I had a day of mixed fortunes yesterday it was tinged with a bit of sadness as one of the pied flycatcher males in my garden (probably the male depicted in a photograph I submitted on an earlier entry) decided to end its life by headbutting my bedroom window. I heard it strike the window from downstairs. I'm thinking that it may have been hot-tailing a flying insect and flew into the window. His partner is busy nest building and probably unaware of his demise so I don't know what will happen hereon There is a spare male about though so lets hope he does the business!
Anyway following this I checked one of my kite nests and saw that there was a white fluffy chick in it which was only a couple of days old the parents were feeding it and the mother bird was so delicate in presenting bits of carrion to the chick. I informed the farmer that he was a 'surrogate' father which pleased him no end and he told me of another possible pair in the area so I hightailed it to the given location and discovered a new nest site (possibly not a new pair but a mislaid one from previous years!). Again the farmer who owns the land was overjoyed. Farmers and landowners are very positive when it comes to kites nesting on their land and its important for nest monitors like myself to maintain a good relationship with them. The same land owner has a good sized badger sett on his land and I paid it a visit the first such visit for 3 or 4 years. It was obviously very active. I must get around to watching it one night. The same wood had pied flycatchers and a ravens nest. The day didn't end there as I checked a nest-box put up for barn owls in a local barn by Bob Formaggia about 3 years ago and it contained a pair of these magnificent birds. They will be safe here as the farmer (a different one again) is also very positive towards nature conservation. He is another lucky one to have a kite nest on his land. Farmers sometimes get a bad press (and we all whinge about them from time to time!) but rest assured there are many out there who are just as concerned as you or I about the declining numbers of some species of birds and animals. Many indeed are not as vociferous in voicing their condemnation of badgers and their link to bovine TB in cattle. Lets hope they can exert some influence on their compatriots and we avoid the calamity of a cull in mid-Wales at some future date.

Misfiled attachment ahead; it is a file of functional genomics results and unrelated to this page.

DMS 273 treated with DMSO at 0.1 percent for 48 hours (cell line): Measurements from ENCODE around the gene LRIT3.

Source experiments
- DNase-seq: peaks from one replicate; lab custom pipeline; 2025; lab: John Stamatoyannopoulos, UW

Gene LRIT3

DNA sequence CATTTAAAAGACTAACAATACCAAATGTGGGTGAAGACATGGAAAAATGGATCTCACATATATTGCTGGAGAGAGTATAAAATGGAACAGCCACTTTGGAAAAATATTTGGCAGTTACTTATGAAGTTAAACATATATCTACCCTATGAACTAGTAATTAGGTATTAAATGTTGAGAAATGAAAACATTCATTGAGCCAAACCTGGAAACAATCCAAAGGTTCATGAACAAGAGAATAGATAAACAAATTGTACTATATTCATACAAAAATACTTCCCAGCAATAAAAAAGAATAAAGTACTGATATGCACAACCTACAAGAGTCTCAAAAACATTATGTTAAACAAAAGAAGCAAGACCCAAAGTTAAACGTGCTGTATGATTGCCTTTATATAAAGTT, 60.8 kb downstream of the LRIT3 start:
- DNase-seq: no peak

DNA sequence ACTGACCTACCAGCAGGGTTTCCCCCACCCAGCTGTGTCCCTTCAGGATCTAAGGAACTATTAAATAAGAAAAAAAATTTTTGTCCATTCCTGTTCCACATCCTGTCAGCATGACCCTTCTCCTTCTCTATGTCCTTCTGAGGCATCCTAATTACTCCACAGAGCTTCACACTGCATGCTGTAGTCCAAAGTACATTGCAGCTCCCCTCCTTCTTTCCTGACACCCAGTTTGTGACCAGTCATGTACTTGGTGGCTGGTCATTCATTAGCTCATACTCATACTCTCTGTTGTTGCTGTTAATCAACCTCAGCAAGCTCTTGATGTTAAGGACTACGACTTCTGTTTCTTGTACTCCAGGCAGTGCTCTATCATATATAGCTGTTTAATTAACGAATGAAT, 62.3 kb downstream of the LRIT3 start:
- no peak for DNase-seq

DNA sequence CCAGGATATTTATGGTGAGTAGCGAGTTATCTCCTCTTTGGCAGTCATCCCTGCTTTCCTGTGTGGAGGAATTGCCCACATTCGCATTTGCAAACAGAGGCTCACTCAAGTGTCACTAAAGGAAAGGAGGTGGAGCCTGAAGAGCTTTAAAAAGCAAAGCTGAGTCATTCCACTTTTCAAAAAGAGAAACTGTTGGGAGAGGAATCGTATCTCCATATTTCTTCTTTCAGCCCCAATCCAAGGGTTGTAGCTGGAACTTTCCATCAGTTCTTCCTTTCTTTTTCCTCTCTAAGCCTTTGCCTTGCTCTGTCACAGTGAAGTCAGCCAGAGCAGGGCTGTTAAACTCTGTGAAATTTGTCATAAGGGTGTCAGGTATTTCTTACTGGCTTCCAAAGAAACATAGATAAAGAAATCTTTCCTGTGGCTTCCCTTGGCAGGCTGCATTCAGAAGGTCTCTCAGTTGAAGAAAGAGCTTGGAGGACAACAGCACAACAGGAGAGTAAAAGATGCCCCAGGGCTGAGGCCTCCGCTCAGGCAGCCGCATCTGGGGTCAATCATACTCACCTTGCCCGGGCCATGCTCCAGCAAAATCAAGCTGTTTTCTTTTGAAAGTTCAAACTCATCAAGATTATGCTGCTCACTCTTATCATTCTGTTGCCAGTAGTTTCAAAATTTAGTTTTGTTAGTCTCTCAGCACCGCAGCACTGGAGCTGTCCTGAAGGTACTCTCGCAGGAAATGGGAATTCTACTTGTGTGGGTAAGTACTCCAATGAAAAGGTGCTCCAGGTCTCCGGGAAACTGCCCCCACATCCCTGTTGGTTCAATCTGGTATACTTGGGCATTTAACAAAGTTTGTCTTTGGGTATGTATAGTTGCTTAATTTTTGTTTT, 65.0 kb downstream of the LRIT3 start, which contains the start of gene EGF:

Have our readers noticed a fall in house martin numbers this year? There seem to be fewer about my home patch.